British Library Crime Classics, 1937 (2014 edition), paperback, fiction, 256 pages, bought by myself by myself

On Christmas Eve, along the track between London and Manchester, a train becomes stranded in the snow. Those onboard must decide if they can stick it out in their carriages or if it might be best to seek shelter somewhere else. In one carriage a group of strangers, bar brother and sister David and Lydia, all decide that they will try and head to the nearest station of Hemmersby some miles away. Yet as the snow starts to fall harder they realise they are lost, until they (literally) stumble upon a country house. A country house where the door is unlocked, the larder is full, the kettle is over boiling and there is absolutely no one at home. Shelter overrules suspicion or concern, that is until the fires are lit and the passengers are warm and then the feeling that there is something very wrong with the situation starts to arise.

“Funny!” said the owner of the head. “Tea all dressed up and nowhere to go! I say, David, what do you make of it?”
David turned from the couch.
“There’s still upstairs,” he replied. “I’ll tackle that, if you’ll stand by here.”
“Wait a moment!” exclaimed Lydia.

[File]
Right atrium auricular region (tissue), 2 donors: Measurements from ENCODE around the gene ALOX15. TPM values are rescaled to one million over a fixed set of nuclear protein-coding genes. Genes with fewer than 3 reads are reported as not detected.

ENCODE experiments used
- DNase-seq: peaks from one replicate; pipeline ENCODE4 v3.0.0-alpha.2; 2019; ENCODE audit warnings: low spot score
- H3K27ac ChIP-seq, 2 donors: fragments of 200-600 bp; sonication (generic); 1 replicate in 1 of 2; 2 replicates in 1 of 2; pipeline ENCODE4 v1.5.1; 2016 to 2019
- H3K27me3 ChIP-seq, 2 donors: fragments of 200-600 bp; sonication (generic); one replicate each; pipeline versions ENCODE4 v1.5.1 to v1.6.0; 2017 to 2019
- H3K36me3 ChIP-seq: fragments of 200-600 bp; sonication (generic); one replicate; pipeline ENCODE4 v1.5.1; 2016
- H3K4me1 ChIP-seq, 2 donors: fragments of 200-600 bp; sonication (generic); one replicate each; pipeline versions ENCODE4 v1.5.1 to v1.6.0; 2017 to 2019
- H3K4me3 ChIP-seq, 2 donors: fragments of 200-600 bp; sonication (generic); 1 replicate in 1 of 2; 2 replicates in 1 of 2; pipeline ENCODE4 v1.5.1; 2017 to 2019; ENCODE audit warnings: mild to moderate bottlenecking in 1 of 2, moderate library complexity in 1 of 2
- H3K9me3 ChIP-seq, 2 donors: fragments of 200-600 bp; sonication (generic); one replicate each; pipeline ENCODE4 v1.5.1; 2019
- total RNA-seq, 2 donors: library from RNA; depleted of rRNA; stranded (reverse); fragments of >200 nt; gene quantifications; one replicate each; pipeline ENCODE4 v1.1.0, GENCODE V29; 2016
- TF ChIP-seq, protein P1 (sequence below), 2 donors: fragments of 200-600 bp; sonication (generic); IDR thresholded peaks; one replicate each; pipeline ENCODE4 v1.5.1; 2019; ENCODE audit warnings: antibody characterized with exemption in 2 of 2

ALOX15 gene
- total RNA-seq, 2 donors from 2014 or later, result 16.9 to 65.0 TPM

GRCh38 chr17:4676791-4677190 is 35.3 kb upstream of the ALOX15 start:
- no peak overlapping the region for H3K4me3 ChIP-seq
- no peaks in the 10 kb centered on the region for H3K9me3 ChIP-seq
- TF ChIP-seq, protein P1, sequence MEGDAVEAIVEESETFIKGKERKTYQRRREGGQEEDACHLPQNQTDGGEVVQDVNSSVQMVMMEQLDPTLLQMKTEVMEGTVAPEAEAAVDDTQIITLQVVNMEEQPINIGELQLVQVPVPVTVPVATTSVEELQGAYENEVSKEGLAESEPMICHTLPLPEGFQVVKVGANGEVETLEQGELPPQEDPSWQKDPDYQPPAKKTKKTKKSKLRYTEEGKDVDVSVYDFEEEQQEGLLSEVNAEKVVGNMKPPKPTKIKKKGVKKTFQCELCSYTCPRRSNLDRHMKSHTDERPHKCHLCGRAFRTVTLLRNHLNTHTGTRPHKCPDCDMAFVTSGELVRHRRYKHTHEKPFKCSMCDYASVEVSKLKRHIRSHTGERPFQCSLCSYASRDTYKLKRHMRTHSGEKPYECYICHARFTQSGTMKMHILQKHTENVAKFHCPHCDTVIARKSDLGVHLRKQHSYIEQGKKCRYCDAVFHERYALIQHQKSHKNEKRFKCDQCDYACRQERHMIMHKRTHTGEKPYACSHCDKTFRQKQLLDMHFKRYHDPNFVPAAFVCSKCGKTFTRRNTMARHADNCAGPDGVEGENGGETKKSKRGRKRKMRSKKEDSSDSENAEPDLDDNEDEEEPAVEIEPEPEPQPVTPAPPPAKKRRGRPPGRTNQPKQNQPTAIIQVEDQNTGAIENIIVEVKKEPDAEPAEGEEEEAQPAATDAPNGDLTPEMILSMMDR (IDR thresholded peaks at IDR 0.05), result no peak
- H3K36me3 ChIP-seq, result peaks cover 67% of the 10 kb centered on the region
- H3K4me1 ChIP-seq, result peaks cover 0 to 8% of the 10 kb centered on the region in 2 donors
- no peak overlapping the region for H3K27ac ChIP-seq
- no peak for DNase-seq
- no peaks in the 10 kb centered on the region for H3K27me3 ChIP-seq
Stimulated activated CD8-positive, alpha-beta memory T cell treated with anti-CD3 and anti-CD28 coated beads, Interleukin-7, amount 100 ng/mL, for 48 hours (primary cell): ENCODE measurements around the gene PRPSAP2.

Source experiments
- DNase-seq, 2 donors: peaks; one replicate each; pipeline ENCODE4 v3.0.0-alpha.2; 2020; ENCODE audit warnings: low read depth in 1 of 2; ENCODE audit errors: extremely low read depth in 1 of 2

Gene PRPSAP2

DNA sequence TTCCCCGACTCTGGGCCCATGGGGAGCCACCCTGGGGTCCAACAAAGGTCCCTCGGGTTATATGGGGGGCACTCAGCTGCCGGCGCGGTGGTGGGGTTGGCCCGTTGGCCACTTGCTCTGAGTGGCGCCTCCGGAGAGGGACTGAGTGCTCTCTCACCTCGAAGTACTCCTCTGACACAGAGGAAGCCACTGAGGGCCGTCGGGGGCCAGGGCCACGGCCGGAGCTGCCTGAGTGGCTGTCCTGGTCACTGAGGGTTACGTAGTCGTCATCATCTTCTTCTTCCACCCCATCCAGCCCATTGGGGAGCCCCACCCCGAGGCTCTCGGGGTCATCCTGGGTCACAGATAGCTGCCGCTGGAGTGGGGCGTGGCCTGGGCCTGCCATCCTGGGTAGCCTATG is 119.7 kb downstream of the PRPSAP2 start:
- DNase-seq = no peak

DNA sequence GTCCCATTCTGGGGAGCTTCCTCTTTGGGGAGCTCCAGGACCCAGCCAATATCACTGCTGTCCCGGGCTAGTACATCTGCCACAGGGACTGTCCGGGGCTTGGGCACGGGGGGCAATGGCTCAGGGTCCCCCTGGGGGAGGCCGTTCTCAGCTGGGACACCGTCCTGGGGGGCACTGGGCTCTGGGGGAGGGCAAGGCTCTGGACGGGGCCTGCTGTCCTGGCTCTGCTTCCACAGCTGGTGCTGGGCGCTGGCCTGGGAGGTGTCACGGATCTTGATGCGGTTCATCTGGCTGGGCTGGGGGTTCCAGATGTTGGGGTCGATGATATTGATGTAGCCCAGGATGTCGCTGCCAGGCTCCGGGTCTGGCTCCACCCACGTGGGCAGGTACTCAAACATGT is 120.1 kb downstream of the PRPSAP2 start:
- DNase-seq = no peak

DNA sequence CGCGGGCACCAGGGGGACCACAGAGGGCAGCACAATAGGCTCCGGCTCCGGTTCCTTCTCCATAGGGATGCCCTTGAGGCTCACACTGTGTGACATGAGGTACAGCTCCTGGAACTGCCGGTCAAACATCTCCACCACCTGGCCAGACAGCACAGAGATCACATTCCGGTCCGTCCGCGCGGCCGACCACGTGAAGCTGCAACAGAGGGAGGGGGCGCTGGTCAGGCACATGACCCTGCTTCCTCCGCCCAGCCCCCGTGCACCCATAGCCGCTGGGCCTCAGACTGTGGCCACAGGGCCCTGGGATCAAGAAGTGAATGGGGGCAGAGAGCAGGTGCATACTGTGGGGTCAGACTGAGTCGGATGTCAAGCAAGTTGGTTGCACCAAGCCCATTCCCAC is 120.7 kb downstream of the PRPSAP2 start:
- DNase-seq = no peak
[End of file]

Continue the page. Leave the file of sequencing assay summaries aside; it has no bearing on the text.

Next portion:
“I don’t know. Yes, I do. What I meant was be careful.”
“That doesn’t explain anything.”
“Nothing explains anything! If it were a fine day it might be quite natural to run out of a house for a few moments while a kettle’s boiling, but in this weather – can you explain that? Where have they gone? Not to post a letter or cut a lettuce! Why don’t they come back? I didn’t tell you, the kettle wasn’t boiling in a nice quiet respectable manner, it was boiling over. Oh, and there was a bread-knife on the floor.”

When I was ranting about discussing The Floating Admiral (read it you might have a giggle) with you all the other day I mentioned my love of the golden age of crime novels. Mystery in White reminded me just why that is the case, before promptly making me quite cross that duds like the aforementioned Detection Club’s offering have been  in print almost continually where as gems like this haven’t. Sorry, I need to let it go, but it is quite cross making.